Originally written on Fangraphs  |  Last updated 11/16/14
B1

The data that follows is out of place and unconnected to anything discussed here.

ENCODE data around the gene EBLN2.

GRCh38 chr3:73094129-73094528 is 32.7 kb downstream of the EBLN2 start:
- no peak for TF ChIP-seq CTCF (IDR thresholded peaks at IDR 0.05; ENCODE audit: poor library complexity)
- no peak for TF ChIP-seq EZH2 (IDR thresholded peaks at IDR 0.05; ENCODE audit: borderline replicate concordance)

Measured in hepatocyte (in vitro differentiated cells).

Until he was dethroned by Mike Trout this summer, Evan Longoria had been a fixture atop my annual Trade Value series. It was partially due to the fact that he was both young and an excellent player, but, primarily, he ruled the list because his contract was so absurdly slanted in the Rays favor. Despite already racking up +29 WAR in his first four years in the Majors, Longoria has made a total of $8.5 million in salary to date, and is scheduled to make just $6 million in 2013. For comparison, Joey Votto — who also broke into the league as a full-time player in 2008 — has made $16 million thus far, is slated to make $17 million in 2013, and signed a $225 million extension that will keep him in Cincinnati through his age 37 season. Well, today, Longoria joined Votto, Troy Tulowitzki, and Ryan Braun in signing contracts that should essentially take him through the rest of his productive career. The extension is officially for nine years, beginning next season, though it begins by guaranteeing the three team options the Rays already held for 2014-2016. Under the previously agreed upon deal, Longoria will earn $7.5 million, $11 million, and then $11.5 million before the new years under the contract he signed today kick in. The breakdown of the contract hasn’t been released yet, but the new deal adds six more years and $100 million in guaranteed salaries, so the AAV of the extension is right around $17 million per season for his 2017-2022 seasons, and then there’s a team option — apparently mandatory if signing a deal with Tampa Bay — for 2023. The deal falls far short of the total guarantee that Votto extracted from the Reds last summer, but is more comparable to the extensions signed by Tulowitzki and Braun. Tulo was under club control for an additional four years when he signed new contract that was essentially a six year, $119 million extension. Braun had five years left on his current deal with Milwaukee when he agreed to a five year, $105 million extension with the Brewers. Longoria got a little less than both in terms of total guaranteed money, but these extensions clearly were based on the same premise — locking up a franchise player through his mid-30s costs $100ish million if he’s still a long way off from free agency. There’s clearly some added risk to the Rays franchise in signing up for the age 31 to 36 seasons of a guy who has had some injury issues, especially because a lot of his value is tied up in his defense at third base. While they’re not exactly the same player, Longoria does share a decent amount in common with Eric Chavez, and his age 29-34 seasons — he accumulated a total of +2.2 in those six seasons — serve as a warning to how quickly a great player can become an albatross. However, you don’t avoid contracts with players out of fear of the worst case scenario, and the reward here for Tampa Bay should be worth the added risk. With new television money pouring MLB, salaries are rising, and there are reasons to think they’re going to continue to rise quickly over the next few years. For mid-to-small revenue clubs like Colorado, Milwaukee, Cincinnati, and Tampa Bay, this new money is allowing them to make long term commitments to their elite stars, keeping their best home-grown developed players with their original franchises. This is undeniably a good thing for the sport. Previous rounds of inflation have been instigated through free agency, with a few large spenders pushing up the prices for everyone. Now, we’re seeing the rising prices lead to free agency avoidance, and teams are dipping into their future payrolls to keep their current stars in place. If we assume that player prices keep rising in MLB, Longoria’s contract is still going to look like a pretty big bargain even when the new money kicks in. Even just assuming five percent annual inflation — which could easily be too low — the market price of a win by the end of this deal should be in the $8 to $10 million range. The Rays are essentially locking up Longoria at rates that would pay him along the lines of what we’d expect an average player to make in free agency from 2017 to 2022. While Longoria probably won’t be a superstar in 10 years, he should be able to maintain enough of his skills to match that needed level of production. Eventually, one of these contracts is going to blow up on the signing team like the Chavez deal did for the A’s. The Rays are going to have to hope Longoria’s hamstring issues don’t persist long term, and that he’s able to stay on the field enough to justify these contracts even as his body begins to wear down. But, given the price they got and the money that MLB is distributing to each team because of the deals signed with ESPN, Fox, and TBS, this is a gamble the Rays could afford to make. And, really, that’s about the best post possible news that MLB teams can give their fans. Instead of inflation causing everyone to rush towards giant free agent paydays, teams are now keeping their stars from ever having the chance to leave. It’s good for the organizations, good for the players, and great for the game as a whole.